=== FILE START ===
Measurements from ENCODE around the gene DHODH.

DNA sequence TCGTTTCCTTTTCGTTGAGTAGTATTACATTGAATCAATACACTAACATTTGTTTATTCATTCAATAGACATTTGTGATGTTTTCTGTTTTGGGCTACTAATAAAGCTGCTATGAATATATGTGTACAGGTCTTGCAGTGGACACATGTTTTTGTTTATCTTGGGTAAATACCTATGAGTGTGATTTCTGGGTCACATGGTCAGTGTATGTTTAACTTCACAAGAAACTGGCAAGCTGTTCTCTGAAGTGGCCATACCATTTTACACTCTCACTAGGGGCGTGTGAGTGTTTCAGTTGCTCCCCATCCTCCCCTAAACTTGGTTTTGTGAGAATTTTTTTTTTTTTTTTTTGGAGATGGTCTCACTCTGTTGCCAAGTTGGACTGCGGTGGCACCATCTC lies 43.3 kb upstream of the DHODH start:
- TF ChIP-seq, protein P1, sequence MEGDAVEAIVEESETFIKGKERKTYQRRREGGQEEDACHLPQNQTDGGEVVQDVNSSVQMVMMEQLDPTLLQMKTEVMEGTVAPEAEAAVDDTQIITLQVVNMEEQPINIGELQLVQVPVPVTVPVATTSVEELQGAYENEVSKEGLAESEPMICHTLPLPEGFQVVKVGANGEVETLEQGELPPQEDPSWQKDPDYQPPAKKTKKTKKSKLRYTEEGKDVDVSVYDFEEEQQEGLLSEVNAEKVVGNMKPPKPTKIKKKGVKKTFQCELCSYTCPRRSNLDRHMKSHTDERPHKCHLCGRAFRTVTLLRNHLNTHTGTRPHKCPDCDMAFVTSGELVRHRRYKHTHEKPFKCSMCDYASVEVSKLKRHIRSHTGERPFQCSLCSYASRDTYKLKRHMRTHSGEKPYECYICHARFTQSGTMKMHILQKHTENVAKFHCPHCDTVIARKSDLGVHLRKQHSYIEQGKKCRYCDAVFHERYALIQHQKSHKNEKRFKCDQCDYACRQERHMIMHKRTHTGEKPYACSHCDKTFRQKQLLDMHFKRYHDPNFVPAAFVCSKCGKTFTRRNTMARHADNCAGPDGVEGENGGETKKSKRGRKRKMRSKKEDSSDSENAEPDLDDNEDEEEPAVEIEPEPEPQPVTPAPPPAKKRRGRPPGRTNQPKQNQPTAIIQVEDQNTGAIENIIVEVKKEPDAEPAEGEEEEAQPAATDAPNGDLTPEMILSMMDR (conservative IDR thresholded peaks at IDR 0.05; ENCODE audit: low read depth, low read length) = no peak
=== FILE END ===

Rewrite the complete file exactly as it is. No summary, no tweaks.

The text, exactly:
Measurements from ENCODE around the gene DHODH.

DNA sequence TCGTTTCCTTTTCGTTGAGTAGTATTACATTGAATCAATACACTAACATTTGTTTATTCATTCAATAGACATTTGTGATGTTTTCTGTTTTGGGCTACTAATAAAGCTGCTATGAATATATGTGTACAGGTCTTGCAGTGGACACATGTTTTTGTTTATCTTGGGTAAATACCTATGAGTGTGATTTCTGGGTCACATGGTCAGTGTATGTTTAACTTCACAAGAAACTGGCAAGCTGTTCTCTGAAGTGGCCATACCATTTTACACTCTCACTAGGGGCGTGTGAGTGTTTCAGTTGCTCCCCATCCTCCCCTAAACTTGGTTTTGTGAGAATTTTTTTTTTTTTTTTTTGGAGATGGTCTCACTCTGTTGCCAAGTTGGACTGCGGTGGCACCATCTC lies 43.3 kb upstream of the DHODH start:
- TF ChIP-seq, protein P1, sequence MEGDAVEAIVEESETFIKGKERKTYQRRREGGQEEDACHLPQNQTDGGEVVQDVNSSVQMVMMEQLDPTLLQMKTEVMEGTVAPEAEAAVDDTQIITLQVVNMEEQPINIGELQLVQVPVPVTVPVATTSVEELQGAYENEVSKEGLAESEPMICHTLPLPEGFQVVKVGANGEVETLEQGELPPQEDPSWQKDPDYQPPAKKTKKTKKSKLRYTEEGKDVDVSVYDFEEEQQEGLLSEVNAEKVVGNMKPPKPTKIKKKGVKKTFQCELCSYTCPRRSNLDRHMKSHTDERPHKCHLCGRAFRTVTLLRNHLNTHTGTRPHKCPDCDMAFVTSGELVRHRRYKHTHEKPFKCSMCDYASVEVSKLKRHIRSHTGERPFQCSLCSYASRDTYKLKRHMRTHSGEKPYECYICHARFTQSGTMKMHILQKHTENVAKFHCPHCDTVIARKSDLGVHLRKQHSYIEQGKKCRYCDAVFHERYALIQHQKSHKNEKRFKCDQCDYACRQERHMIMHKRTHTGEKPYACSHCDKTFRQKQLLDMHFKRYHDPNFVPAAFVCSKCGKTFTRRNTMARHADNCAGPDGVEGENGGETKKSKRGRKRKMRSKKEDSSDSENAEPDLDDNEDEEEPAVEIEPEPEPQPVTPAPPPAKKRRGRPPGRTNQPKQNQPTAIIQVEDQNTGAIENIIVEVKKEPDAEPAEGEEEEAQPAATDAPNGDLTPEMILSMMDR (conservative IDR thresholded peaks at IDR 0.05; ENCODE audit: low read depth, low read length) = no peak